There’s A Scientific Explanation For The “Yanny” vs. “Laurel” Debate

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The “ Yanny vs. Laurel ” debate has captivated, exhausted, enraged, and divided the internet, all in the span of a few days.

So how did we get here? It started with a short recording posted to Reddit that was apparently taken from an in Instagram poll asking which of the two words can be heard in the recording.

While there have been conflicting reports as to who was first to post the clip online,  “Yanny vs. Laurel” went viral on Twitter after a YouTuber Cloe Feldman tweeted the recording Tuesday (May 15).

According to Wired, the original recording was done by an unnamed opera singer for Vocabulary.com in 2007. The site commissioned a “bunch of opera singers” to record 200,000 different words, and “Laurel” was among the group.

But it turns out that there could be a scientific explanation for why people are hearing the recording differently.

“Yanny vs. Laurel” is all about auditory frequency, according to a report from the Verge. The site consulted Lars Riecke, an assistant professor of audition and cognitive neuroscience at Maastricht University, who explained that hearing “Laurel” or “Yandy” is dependent on how your ears emphasize certain frequencies. Riecke suspects that the frequencies have been artificially adjusted in the recording (i.e. you’ll hear Yanny if the higher frequencies are removed and Laurel is the lower frequencies are removed). This may explain why some people hear  Yanny or Laurel, and if the person’s ear moves between both high and low frequencies they’re likely to hear both words.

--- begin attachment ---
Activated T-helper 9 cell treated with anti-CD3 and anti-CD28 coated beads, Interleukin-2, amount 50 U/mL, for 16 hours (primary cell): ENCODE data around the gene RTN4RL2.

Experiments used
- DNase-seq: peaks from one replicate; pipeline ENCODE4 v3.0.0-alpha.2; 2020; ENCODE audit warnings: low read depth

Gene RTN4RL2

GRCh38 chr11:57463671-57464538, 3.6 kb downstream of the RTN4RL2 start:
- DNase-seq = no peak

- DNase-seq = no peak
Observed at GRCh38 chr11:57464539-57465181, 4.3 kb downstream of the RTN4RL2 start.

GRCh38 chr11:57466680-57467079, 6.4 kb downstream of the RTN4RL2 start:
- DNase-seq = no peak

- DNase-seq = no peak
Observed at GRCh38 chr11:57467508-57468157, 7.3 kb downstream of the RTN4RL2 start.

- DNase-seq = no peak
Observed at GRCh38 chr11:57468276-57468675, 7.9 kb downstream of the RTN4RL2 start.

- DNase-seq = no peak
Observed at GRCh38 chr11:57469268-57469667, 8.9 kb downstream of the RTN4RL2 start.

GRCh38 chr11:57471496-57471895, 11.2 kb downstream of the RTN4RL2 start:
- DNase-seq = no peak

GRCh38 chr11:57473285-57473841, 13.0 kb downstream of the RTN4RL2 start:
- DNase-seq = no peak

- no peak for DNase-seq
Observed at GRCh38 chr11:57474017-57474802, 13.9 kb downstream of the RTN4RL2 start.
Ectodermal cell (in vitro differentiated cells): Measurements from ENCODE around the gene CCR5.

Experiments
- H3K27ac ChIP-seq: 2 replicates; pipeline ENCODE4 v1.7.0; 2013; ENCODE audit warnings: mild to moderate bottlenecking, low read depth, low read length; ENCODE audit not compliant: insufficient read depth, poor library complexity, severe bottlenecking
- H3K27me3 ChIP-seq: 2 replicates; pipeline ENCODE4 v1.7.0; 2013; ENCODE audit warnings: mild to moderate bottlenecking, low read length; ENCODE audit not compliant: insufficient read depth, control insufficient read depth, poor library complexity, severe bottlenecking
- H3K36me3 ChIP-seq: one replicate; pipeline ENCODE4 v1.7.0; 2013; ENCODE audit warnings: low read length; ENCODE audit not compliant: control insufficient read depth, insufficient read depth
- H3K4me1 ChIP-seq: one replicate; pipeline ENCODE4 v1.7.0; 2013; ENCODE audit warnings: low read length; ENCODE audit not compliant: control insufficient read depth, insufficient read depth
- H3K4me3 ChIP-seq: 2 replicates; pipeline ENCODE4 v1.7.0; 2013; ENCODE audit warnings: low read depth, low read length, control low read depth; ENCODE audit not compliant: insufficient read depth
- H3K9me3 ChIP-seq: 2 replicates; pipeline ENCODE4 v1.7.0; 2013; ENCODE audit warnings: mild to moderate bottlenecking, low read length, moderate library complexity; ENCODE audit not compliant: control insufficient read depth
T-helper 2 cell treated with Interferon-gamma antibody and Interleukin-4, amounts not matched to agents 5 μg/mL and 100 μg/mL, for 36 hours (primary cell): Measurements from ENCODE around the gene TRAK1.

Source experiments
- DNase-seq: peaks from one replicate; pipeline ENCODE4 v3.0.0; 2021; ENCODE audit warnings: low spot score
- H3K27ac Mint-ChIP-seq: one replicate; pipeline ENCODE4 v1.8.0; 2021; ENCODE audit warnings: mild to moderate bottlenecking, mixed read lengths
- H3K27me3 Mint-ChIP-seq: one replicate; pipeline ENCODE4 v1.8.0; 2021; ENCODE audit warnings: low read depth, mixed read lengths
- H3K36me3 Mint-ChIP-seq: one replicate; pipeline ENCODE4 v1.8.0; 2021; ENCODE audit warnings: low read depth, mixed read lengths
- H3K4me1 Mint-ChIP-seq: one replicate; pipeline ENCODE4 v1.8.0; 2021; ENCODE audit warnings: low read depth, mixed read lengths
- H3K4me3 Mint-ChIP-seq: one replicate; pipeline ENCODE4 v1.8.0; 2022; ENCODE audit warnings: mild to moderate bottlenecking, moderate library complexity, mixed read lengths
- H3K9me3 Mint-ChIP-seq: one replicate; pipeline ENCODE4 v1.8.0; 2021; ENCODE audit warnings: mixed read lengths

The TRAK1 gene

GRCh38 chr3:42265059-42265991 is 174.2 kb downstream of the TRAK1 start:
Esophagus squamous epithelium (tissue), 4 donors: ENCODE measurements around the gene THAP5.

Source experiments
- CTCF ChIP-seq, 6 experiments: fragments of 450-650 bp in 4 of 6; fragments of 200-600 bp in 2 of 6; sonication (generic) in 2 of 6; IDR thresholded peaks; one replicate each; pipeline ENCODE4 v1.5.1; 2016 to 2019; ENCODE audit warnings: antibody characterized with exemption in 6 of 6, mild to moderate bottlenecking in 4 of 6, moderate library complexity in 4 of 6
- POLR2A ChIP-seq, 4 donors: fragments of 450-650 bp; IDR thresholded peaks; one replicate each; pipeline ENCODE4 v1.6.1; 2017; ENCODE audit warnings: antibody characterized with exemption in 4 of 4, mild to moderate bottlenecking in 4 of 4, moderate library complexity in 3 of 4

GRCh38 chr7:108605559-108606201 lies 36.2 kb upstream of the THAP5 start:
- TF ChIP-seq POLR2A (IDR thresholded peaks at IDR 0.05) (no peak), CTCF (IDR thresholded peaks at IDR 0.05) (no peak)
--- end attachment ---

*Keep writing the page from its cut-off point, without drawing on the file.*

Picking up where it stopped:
There’s also a brain component. Outside noise can contribute to whether a person would hear Yanny or Laurel, as well as how your brain compartmentalizes sound.

Since the video clip floating around the ‘net shows the names “Laurel” and “Yanny,” the brain knows that it only has those two options to choose from. Furthermore, as a researcher interviewed by the New York Times pointed out, the brain can automatically tune out higher or lower frequencies if it knows what it’s looking for.

Of course, the scientific explanation won’t kill the internet chatter, so if you’re hearing Laurel vs. Yanny, it doesn’t necessarily mean that you’re wrong (and vice versa) — even if the internet says otherwise.

Also, some people are hearing something totally different (pray for them).

Tags: internet